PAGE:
Observations on Japanese culture - Part 5 - Shoes

Ok, I'm not going to do this essay in order. So, here's part 5: Shoes.

Changing shoes was even more of the culture than I thought. I knew from movies and such that I'd be expected to take off my shoes when entering a person's home in Japan. But I hadn't really considered that this could include hotels, backpacking hostels, public baths (onsens), shrines, museums, and even some restaurants.

All the hotels and private houses I entered had a place to take off your outside shoes and put on slippers or indoor shoes. You could tell you were supposed to take off your shoes because there'd be a special step to delineate the space between outside and inside. This is called the agari-kamachi.

I suppose that the original reason for changing shoes was to keep the traditional tatami mats clean. When they're fresh tatami have an interesting "green" smell which reminded me of morning dew on grass. As they age they turn yellow and develop a straw smell. We chose to stay in Japanese style rooms with tatami floors and futon beds. It was nice to feel the tatami under my stocking feet, and the scent was all right. But often we were changing shoes even when we walked on carpet or linoleum.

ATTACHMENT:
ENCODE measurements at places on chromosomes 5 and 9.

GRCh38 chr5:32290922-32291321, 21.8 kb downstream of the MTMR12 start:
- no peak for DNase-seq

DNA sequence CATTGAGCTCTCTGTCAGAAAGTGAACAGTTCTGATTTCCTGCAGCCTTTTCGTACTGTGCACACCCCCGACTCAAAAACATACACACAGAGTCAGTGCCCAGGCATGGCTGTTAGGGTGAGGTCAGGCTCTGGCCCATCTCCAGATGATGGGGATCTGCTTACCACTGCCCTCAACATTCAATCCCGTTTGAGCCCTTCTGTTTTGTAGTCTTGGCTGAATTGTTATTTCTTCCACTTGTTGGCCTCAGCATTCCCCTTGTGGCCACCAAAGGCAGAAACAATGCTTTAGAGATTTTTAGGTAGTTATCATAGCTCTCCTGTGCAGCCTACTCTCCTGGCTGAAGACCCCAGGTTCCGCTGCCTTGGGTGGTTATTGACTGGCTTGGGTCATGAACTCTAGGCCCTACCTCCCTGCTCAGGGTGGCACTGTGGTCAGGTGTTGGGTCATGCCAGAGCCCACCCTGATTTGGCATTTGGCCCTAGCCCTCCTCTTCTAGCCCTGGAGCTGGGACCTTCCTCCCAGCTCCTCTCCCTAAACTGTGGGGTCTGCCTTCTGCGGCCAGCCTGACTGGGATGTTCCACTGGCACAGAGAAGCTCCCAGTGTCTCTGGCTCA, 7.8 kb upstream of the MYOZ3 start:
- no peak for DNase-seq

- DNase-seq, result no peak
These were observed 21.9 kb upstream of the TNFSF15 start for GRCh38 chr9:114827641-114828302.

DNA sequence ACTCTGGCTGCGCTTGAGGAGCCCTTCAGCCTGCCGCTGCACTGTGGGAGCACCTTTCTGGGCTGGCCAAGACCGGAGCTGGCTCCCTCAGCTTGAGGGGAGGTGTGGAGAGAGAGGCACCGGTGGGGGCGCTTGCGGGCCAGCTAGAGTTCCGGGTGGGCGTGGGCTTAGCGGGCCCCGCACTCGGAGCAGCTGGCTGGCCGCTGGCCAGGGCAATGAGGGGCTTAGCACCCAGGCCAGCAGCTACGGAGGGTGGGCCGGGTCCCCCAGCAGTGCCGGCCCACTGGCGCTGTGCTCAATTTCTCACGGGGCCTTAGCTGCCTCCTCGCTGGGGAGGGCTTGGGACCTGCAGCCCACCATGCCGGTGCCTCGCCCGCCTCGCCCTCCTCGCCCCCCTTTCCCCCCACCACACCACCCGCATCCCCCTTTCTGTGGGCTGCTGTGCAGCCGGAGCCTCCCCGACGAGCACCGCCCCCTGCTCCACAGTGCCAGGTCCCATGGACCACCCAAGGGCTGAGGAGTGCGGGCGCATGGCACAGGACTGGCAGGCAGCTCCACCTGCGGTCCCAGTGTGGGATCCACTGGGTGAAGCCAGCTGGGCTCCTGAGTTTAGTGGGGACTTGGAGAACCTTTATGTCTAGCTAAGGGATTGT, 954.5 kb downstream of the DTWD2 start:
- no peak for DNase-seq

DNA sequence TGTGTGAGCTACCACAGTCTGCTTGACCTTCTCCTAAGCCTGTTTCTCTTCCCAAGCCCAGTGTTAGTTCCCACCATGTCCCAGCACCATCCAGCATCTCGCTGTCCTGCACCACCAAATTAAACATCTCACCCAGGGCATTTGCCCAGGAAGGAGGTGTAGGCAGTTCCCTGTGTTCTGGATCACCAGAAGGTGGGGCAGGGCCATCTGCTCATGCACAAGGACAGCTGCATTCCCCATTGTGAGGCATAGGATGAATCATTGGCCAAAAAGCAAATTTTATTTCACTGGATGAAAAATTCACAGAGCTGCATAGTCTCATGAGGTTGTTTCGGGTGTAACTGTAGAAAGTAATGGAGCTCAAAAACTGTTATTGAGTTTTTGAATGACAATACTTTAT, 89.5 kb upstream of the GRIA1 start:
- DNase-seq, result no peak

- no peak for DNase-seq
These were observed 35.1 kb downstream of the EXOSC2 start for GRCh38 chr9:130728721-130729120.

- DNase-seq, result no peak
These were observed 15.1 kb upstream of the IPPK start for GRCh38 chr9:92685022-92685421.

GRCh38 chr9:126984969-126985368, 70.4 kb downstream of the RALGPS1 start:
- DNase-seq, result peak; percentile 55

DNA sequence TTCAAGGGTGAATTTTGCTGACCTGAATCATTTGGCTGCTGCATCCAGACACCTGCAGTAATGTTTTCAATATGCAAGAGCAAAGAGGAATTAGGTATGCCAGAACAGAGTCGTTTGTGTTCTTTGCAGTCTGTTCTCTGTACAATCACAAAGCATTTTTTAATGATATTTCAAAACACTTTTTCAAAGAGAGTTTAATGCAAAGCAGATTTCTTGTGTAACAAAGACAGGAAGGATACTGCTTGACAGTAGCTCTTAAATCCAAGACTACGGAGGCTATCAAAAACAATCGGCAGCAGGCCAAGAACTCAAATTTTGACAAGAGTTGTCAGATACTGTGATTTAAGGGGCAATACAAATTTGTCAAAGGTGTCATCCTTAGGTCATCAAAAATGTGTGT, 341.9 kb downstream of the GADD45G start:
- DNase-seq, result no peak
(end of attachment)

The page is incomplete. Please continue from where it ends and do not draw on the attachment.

Here's an example of what it can look like sometimes at J's House Hostel in Kyoto when everyone takes off their shoes

In addition to wearing indoor slippers, you're expected to change into another pair of slippers for the toilet. All the hotels we stayed at had a separate pair of slippers for everyone to use in this case.

Even at the schools we visited we removed our outside shoes and put on guest slippers. At the first school I couldn't find a pair of slippers that fit, so I walked in my stocking feet on the linoleum. This seemed to make the administration uncomfortable, as if they weren't meeting my needs, so I put on the slippers even though my heel drooped over the back.

When the kids go to school they have to change their shoes several times a day. First they change from their outside shoes to their inside shoes when they arrive at school. Then, during recess, they change from their inside shoes into gym shoes. After recess, back into their inside shoes. And, if they visit the bathroom they put on the bathroom slippers. Whew!

Here's the intersection of shoes with the cultural emphasis on efficiency and "everything in it's place." A nice grid to help you change from your indoor school shoes to bathroom slippers.

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